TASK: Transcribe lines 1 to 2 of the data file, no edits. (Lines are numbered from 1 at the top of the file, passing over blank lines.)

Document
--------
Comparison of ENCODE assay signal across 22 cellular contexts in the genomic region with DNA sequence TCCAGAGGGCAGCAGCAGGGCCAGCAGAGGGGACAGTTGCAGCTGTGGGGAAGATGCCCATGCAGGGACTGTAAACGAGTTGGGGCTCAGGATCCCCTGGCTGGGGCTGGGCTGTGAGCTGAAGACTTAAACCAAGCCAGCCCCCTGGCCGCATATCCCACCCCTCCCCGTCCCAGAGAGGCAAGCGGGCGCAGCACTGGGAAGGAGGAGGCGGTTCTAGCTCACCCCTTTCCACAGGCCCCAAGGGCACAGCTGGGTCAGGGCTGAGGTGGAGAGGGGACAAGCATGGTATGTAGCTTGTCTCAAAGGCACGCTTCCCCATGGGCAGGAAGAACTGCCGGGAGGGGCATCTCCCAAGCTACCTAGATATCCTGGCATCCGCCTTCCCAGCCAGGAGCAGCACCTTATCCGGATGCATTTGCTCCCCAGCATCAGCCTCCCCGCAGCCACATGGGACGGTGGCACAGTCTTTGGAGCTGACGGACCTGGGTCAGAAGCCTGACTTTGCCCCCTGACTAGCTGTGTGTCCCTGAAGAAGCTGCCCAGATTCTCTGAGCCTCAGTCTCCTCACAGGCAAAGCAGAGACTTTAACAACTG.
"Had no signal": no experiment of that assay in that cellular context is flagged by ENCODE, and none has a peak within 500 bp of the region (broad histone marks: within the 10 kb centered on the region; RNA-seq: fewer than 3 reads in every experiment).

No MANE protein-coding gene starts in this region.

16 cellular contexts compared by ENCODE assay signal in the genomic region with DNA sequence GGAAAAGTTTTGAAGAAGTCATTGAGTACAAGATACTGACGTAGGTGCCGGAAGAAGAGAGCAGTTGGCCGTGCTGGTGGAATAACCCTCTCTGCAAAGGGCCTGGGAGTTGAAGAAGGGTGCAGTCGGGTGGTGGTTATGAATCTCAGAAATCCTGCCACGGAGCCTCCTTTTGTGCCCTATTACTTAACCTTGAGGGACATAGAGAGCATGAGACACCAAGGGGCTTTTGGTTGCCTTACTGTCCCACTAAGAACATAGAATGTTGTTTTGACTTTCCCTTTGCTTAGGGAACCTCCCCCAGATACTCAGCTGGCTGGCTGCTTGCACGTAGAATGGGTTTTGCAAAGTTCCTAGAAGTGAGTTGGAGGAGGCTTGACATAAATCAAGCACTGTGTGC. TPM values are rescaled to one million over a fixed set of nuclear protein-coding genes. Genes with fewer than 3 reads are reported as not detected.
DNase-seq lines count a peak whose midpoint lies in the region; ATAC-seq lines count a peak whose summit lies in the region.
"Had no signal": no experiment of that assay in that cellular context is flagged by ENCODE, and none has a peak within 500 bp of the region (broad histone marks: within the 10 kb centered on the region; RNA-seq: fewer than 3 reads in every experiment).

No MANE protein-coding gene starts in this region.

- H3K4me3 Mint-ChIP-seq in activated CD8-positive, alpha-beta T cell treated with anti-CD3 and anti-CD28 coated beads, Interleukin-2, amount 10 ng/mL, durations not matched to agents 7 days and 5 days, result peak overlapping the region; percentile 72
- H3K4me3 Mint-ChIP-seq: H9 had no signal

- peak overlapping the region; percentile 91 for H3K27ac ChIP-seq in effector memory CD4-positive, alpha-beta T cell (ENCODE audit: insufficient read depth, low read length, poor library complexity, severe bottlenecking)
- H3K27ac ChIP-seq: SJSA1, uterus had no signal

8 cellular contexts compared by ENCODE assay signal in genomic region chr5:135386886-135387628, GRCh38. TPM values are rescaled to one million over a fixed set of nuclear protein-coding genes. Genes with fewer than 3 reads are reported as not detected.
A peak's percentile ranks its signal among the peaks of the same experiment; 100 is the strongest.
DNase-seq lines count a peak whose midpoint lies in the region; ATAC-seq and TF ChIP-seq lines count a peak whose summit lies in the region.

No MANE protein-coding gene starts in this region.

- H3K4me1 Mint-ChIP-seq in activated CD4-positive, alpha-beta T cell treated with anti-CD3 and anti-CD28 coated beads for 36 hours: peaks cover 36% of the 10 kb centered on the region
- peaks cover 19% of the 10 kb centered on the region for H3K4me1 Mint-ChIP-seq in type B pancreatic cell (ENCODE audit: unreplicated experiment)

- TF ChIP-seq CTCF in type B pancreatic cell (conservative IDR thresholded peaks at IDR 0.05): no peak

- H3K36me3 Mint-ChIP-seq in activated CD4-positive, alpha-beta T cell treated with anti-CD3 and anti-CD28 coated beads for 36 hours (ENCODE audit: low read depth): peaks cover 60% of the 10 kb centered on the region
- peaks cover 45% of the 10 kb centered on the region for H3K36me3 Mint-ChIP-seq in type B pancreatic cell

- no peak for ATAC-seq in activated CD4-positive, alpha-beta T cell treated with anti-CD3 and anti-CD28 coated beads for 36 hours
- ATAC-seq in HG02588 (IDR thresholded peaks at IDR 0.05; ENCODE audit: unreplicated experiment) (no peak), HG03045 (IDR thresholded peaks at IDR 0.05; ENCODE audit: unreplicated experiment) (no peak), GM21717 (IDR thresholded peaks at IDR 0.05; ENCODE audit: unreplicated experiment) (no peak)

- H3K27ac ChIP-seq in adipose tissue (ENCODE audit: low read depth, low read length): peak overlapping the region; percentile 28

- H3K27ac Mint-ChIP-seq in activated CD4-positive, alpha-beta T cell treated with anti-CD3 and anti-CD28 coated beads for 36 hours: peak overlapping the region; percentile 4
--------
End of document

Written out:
Comparison of ENCODE assay signal across 22 cellular contexts in the genomic region with DNA sequence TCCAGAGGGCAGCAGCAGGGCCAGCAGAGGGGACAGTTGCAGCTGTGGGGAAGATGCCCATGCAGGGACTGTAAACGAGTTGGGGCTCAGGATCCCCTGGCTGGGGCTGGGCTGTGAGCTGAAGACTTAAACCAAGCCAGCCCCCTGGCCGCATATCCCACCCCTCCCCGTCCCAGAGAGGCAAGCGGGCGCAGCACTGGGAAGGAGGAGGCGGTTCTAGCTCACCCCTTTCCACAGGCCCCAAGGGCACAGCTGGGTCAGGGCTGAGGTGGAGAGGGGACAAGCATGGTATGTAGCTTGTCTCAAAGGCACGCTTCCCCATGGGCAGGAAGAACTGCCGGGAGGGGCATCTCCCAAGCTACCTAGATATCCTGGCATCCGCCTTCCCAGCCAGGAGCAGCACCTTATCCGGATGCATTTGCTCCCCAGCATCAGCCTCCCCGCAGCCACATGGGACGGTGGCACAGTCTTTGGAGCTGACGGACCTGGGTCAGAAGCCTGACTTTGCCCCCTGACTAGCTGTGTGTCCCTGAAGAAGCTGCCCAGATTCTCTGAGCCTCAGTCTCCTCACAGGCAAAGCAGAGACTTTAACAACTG.
"Had no signal": no experiment of that assay in that cellular context is flagged by ENCODE, and none has a peak within 500 bp of the region (broad histone marks: within the 10 kb centered on the region; RNA-seq: fewer than 3 reads in every experiment).